With the goal of taking listeners on a world tour of sorts, Intercontinental Concerts and founder Shahed Mohseni Zonoozi combine musical styles from around the globe to craft something with international flair that’s still accessible regardless of taste. Iranian-born Zonoozi’s latest release, The Journey, features songs in both Russian and Tajik Farsi, displaying inspiration nothing short of divine.

“In general, whenever I listen to a new song, I try to check the details and learn something from it,” he says. “There are always some points in the subject, the words, and their order in lyrics, type of instruments, melodies, arrangement, mix, and sound…. Even I sometimes learn [how] music never should sound like some tracks!” 

Because of the varied influences behind The Journey, we asked Zonoozi to create a mini-playlist of five songs that inspire him.

1. “Memories of You,” Sirvan Khosravi

Iranian pop artist

Well, based on my iTunes plays counter, I listened to this song over 716 times so far since it released in 2014! This is absolutely my most favorite song. Fantastic arrangement and performance together with a story that’s being narrated with very simple words but in an interesting order offered me a new point of view of presenting emotions through music.

Analyzing the vocal production, background sounds and the mix led me to some new ideas in production as well.

2. “Quantumising Myself,” Okan Ersan and Istanbul Superband

(Ersan is a Turkish Cypriot jazz fusion musician)

When I heard this music for the first time, I was in shock for a while, and by listening more and more and paying more attention to details — from melodies and arrangement to mixing and mastering — this track caused me to see music at completely another creative level. Various rhythms and melodies and the ethnic phrases and flavor are the most impressive to me.

3. “Luna,” Alessandro Safina

I heard this song in 2008 when I was so young and studying music. I took music composition and classic vocal courses, and Safina’s singing style [influences]…. I rehearsed for several years to be able to cover this song. The experience of singing in this genre as well as trying some other genres caused me to finally find my own right sound and style!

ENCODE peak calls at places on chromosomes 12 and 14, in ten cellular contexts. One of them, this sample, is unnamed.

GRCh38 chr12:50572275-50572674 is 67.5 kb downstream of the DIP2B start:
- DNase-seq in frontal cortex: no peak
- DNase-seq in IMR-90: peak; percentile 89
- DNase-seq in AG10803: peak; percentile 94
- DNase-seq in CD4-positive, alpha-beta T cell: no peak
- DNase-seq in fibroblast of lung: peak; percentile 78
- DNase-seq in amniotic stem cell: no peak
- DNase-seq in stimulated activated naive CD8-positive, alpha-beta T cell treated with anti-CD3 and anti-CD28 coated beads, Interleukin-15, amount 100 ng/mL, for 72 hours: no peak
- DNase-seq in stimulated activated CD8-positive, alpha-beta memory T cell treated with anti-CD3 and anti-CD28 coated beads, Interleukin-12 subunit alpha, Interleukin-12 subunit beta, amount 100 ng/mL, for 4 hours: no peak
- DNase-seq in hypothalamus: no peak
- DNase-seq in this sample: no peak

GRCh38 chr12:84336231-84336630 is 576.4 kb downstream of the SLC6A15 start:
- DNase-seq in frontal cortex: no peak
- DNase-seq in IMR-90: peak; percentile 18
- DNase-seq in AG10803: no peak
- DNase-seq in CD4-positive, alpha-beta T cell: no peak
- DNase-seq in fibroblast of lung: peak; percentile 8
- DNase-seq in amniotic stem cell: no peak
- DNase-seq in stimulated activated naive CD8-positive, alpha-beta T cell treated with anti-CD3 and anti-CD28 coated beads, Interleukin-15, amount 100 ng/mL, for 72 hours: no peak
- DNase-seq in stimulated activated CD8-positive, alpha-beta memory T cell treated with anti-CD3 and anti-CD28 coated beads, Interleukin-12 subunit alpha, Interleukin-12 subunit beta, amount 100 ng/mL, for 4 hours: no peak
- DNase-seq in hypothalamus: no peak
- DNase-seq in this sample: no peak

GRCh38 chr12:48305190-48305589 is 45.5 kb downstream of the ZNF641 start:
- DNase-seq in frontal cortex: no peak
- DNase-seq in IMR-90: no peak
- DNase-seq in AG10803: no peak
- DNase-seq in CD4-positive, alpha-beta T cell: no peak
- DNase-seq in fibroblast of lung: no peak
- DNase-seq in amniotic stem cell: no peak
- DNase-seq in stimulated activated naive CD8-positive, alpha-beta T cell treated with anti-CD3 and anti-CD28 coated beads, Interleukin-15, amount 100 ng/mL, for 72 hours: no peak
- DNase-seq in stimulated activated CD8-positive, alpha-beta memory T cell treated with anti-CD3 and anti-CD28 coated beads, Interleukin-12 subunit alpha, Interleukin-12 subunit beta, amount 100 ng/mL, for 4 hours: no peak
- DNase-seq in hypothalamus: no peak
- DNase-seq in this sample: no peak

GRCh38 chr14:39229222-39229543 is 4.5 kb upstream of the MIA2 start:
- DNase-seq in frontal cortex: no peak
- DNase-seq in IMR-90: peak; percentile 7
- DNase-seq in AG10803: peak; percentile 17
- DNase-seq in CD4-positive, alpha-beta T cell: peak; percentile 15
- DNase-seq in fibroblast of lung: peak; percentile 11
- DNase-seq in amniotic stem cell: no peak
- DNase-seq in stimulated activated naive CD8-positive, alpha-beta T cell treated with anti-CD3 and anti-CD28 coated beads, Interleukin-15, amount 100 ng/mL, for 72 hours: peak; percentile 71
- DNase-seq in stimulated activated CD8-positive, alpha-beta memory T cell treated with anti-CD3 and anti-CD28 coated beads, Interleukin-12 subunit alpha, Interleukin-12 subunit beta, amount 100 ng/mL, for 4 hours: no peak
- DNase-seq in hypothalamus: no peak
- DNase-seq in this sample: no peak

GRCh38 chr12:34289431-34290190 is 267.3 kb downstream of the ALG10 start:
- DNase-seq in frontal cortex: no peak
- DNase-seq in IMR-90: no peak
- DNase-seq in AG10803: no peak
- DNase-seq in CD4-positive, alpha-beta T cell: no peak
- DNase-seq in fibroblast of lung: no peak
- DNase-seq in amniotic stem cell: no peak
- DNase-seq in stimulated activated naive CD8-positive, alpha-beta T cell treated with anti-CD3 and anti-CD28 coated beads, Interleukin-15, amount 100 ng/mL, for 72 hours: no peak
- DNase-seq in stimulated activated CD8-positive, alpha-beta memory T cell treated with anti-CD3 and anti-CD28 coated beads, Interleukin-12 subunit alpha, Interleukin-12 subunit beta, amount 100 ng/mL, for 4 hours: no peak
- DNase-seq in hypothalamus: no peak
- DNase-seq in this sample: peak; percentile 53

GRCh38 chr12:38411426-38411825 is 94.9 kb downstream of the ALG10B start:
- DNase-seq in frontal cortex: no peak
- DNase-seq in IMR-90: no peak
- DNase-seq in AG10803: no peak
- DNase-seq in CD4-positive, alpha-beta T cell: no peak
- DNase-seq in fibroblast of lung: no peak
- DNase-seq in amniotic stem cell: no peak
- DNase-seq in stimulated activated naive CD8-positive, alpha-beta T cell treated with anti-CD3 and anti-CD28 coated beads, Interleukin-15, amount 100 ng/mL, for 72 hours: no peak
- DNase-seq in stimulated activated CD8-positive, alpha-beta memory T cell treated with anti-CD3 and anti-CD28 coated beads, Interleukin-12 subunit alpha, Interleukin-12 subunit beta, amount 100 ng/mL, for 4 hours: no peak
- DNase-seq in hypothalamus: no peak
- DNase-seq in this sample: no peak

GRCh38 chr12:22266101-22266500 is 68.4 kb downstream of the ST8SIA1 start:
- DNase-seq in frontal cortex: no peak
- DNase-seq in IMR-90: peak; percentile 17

4. “Give It All You Got,” Chuck Mangione

The recording and mixing of this track are the most outstanding points to me. However, it’s an old record, [but] the clarity of sounds is awesome and even became a reference for me when I mix.

5. “All I See Is You,” Dave Koz

I have a cool story of how this music affected my album’s journey!

I was in Istanbul and looking to buy good headphones for mixing. I went to a shop and asked for headphones. I was provided some models and a player to hear how they sounded. “All I See Is You” by Dave Koz was playing and sounded really good. I was [entranced] by the music and completely forgot to compare the headphones. While the salesman was changing the tracks to explain his headphones’ sounds for various genres, I grabbed the player to turn back to that track and take a picture of the artwork to [find out] the artist and song name.

I bought the headphones and immediately left to find and buy the track through my computer at my hotel and listen more times. Two years later, I recorded and mixed the whole The Journey album with the same headphones!

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About the Author

Allison Johnelle Boron

Allison lives in Los Angeles where she is a freelance music journalist, jug band enthusiast, and industry observer. She is also the editor of REBEAT magazine. Find her on Twitter.

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